Clay graduated and got a good job on Hilton Head and I followed as an intern.  Demonstrating great management skills a second time, he tried to keep me stimulated but recognized that mow-and-blow wasn’t for me and wished me well as I moved on to be the first intern at Riverbanks Zoo.  I became a serial interner.  Riverbanks led me to Zoo Atlanta, then on to a private estate, ultimately to the University of Zambia.  Internships defined a solid, still solid, goal of working in public horticulture and I’ve been lucky to establish internships programs in three different public gardens.

But now, running our farm and design business, with scant resources, I’ve been without interns for a while.  Our farm fella’s are great but I miss sharing with young people who really love plants.  Tom and I both like to share our knowledge and lives; we strive to have a company that does the right things. Interships are a big commitment of money*, time and personal energy.  Especially on our little farm, it can be like bringing in a new family member.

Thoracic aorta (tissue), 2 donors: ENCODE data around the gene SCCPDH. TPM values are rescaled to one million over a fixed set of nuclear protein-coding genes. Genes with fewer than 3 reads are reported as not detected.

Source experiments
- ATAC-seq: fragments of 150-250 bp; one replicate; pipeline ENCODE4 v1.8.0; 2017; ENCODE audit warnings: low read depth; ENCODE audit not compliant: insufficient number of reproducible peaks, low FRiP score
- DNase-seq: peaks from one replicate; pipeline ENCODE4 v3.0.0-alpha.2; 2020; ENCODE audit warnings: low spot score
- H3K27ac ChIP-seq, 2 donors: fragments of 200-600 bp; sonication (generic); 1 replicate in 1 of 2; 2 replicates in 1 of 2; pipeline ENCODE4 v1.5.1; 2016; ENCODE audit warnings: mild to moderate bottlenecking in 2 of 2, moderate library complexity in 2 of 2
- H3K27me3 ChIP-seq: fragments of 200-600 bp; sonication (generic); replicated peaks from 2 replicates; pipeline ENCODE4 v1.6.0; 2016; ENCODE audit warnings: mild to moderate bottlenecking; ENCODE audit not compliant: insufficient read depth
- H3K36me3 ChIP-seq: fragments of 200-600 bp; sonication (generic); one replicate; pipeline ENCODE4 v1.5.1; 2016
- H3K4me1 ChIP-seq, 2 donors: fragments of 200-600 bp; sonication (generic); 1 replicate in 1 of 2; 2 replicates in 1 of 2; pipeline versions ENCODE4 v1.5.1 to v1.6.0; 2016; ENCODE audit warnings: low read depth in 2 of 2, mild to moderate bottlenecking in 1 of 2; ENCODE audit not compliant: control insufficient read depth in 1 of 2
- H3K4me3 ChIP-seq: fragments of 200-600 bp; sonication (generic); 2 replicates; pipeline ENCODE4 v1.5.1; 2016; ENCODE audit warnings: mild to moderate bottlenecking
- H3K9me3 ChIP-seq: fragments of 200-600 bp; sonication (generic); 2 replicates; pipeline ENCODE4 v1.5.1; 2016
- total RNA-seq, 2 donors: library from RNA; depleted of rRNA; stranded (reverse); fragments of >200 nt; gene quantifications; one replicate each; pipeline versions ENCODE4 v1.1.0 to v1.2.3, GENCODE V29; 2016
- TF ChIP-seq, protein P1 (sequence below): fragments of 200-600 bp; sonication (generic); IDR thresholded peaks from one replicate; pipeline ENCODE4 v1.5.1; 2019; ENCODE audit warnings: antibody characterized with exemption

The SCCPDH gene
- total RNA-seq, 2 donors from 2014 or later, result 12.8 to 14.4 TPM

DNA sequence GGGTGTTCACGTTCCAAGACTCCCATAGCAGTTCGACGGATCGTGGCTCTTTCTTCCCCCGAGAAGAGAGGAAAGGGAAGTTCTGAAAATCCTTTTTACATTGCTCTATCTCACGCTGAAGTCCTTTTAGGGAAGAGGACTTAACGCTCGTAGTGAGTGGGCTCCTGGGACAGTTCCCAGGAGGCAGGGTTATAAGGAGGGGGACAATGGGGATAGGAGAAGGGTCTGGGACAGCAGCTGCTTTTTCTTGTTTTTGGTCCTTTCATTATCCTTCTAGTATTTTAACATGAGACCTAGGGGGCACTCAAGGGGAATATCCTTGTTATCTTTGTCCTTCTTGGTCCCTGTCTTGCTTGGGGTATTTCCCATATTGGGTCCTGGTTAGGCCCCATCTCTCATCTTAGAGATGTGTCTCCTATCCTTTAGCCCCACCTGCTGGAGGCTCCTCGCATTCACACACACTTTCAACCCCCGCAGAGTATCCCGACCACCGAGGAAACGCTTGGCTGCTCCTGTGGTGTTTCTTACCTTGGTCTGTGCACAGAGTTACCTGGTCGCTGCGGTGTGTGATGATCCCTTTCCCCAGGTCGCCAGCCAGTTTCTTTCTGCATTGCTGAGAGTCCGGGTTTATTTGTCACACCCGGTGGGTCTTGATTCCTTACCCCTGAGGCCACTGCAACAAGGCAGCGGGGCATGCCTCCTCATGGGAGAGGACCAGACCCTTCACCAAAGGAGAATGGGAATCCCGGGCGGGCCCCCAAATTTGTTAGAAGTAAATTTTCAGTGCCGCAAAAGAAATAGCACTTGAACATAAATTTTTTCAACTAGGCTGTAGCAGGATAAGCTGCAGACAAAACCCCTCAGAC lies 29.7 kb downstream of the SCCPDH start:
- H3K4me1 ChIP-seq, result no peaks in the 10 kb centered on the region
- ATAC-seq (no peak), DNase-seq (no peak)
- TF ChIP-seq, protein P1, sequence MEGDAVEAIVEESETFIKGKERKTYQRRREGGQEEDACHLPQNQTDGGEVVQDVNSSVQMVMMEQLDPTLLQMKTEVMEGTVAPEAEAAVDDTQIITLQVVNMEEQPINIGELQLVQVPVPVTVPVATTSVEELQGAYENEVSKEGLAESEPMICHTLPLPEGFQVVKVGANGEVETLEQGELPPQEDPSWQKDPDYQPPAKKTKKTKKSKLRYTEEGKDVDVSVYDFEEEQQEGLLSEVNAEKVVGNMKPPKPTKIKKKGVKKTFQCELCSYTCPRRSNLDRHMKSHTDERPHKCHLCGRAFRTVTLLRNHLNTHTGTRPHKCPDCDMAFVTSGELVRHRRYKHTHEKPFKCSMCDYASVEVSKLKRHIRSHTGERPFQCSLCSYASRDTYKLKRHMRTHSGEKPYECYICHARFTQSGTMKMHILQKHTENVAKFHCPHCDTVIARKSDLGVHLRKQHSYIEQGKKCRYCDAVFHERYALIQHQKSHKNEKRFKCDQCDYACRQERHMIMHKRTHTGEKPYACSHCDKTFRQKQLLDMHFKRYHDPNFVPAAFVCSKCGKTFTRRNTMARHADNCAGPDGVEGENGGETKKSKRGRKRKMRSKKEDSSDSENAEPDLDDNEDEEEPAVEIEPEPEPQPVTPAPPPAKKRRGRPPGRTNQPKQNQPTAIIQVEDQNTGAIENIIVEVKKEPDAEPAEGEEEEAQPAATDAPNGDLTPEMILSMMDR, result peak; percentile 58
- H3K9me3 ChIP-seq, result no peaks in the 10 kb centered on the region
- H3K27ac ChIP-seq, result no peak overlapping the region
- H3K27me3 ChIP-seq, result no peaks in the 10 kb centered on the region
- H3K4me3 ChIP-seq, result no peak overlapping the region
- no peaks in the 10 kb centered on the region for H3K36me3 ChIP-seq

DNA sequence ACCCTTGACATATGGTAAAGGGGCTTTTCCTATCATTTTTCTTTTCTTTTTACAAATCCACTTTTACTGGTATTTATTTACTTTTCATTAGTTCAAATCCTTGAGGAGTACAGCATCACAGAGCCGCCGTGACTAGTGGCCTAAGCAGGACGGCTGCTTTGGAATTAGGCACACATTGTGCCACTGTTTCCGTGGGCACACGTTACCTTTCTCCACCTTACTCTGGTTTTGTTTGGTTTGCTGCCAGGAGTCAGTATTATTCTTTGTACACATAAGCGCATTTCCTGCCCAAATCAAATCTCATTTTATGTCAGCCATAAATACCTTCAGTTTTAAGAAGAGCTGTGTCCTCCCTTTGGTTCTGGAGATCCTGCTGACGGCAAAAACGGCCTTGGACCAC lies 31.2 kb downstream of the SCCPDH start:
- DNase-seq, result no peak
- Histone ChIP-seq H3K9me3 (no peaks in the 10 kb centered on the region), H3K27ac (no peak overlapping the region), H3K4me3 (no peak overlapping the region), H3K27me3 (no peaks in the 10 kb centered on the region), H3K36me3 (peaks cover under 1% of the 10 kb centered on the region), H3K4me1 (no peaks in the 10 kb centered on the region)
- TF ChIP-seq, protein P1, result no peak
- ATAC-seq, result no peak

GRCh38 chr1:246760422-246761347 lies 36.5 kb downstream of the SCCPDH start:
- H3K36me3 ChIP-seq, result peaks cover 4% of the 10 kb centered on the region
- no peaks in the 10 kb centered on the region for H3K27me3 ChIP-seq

Meet Isaac Kirwan, 19, from Greenville, SC.  Isaac is a freshman, but on his way to achieving his goals of being a landscape architect specialized in green roofs in Chicago.  But first, he has lots of college and internship exploration to do.  Isaac will move into our Bohemian Barn next summer, help run the lily fields, completes a special project, work on garden designs, go on book signing trips and learn which parts of horticulture he loves, which bore him.  He’ll do a lot of weeding.  Crinum ,vegetable, pasture and shrub weeding too.  In an upcoming blog, Isaac will tell you why he’s willing to leave school, family, friends and put his current job in Greenville for a few months of internship with us.